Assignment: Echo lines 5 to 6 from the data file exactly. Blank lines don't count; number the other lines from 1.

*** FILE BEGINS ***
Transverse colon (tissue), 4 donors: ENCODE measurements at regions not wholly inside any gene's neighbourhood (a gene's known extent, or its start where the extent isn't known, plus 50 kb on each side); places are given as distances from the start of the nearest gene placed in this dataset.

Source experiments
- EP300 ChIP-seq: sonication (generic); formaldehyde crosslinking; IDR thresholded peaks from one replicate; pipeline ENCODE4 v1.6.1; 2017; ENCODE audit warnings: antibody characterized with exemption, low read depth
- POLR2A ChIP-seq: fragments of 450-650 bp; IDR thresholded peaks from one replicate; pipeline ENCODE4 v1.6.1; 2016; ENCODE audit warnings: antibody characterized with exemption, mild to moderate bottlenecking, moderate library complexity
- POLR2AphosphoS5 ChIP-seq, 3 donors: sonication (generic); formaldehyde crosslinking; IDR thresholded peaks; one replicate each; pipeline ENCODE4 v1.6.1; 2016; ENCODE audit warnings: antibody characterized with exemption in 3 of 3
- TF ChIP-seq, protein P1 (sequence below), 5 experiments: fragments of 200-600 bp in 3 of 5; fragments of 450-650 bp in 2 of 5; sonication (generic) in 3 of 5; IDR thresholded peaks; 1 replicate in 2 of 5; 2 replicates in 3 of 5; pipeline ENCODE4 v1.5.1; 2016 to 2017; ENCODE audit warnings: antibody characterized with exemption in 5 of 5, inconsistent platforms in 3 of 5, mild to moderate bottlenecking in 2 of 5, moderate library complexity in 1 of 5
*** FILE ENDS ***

- POLR2AphosphoS5 ChIP-seq, 3 donors: sonication (generic); formaldehyde crosslinking; IDR thresholded peaks; one replicate each; pipeline ENCODE4 v1.6.1; 2016; ENCODE audit warnings: antibody characterized with exemption in 3 of 3
- TF ChIP-seq, protein P1 (sequence below), 5 experiments: fragments of 200-600 bp in 3 of 5; fragments of 450-650 bp in 2 of 5; sonication (generic) in 3 of 5; IDR thresholded peaks; 1 replicate in 2 of 5; 2 replicates in 3 of 5; pipeline ENCODE4 v1.5.1; 2016 to 2017; ENCODE audit warnings: antibody characterized with exemption in 5 of 5, inconsistent platforms in 3 of 5, mild to moderate bottlenecking in 2 of 5, moderate library complexity in 1 of 5